'Robots for everyone' in 5 years, says Japan's most valuable tech startup

A robot that picks up your dirty underpants. Sign me up.

Mark Serrels Editorial Director
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Mark Serrels
Preferred Networks 

When you think robots -- the kind that might live in your house and cater to your every need -- you tend to think far-flung future. You certainly don't think five years from now.

That is unless you happen to be Toru Nishikawa, the founder of Preferred Networks, the most valuable technology startup in Japan, according to Bloomberg in May.

"We want to bring such robots to the market within five years and see them being used," Nishikawa told Nikkei. "Ten years is too long to wait."

In October this year at Ceatec, a Japanese consumer electrics show, Preferred Networks showed off an autonomous robot capable of tidying up a room, picking up clothes, toys and slippers.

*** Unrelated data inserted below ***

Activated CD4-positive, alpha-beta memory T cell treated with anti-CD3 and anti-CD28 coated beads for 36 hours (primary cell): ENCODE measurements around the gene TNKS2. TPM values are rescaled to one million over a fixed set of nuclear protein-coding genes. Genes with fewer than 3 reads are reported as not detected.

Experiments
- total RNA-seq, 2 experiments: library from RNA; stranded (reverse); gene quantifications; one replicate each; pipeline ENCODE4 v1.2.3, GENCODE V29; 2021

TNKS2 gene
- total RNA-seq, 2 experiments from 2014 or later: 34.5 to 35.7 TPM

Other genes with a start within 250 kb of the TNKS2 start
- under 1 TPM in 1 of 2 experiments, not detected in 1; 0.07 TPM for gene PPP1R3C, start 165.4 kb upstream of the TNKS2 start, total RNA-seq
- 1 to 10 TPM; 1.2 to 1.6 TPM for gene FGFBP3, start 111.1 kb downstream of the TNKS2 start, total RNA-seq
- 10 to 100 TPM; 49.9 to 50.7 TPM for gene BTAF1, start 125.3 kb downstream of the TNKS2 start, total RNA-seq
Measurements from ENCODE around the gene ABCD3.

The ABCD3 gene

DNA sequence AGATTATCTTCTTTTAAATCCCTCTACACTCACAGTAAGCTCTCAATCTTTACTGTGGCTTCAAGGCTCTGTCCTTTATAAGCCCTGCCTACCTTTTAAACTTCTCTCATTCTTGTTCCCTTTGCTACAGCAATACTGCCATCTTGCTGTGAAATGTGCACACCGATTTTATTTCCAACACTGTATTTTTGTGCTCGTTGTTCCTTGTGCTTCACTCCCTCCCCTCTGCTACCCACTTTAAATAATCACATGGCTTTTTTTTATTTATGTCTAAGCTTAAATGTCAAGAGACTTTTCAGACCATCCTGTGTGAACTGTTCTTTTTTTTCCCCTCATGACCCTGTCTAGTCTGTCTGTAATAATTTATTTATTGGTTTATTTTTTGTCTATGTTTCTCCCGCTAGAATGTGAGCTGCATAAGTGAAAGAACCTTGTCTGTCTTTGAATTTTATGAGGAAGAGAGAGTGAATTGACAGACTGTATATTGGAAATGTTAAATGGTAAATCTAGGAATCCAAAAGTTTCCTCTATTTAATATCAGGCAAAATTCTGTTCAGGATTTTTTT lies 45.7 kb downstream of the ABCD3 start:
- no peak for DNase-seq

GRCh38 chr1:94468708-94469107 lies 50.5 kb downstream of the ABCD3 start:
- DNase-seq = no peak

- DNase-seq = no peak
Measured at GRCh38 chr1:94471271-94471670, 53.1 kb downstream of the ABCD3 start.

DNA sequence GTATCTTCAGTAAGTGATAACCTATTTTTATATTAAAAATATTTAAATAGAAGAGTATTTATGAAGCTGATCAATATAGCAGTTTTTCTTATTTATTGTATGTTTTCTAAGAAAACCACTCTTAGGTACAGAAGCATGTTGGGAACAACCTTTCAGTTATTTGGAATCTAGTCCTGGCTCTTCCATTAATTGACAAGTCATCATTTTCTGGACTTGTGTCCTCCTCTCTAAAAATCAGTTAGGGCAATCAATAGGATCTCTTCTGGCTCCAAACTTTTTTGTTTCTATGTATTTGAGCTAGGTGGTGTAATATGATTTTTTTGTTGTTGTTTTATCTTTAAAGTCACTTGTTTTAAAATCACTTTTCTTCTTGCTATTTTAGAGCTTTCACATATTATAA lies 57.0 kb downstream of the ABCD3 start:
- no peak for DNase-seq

With the correct funding, Preferred Networks believes it can get robots like these in the hands of consumers in five years.

Preferred Networks is currently valued at an estimated $2 billion, according to Bloomberg, and has a robust reputation as an AI focused company. It's currently in partnership with Panasonic and Toyota, working with its autonomous car technology.

It is this groundwork in AI that has Preferred Networks so bullish.
"We are not going to be just providing AI technology," Nishikawa told Nikkei. "We will provide solutions by combining AI and robotics. That's where we want to go."

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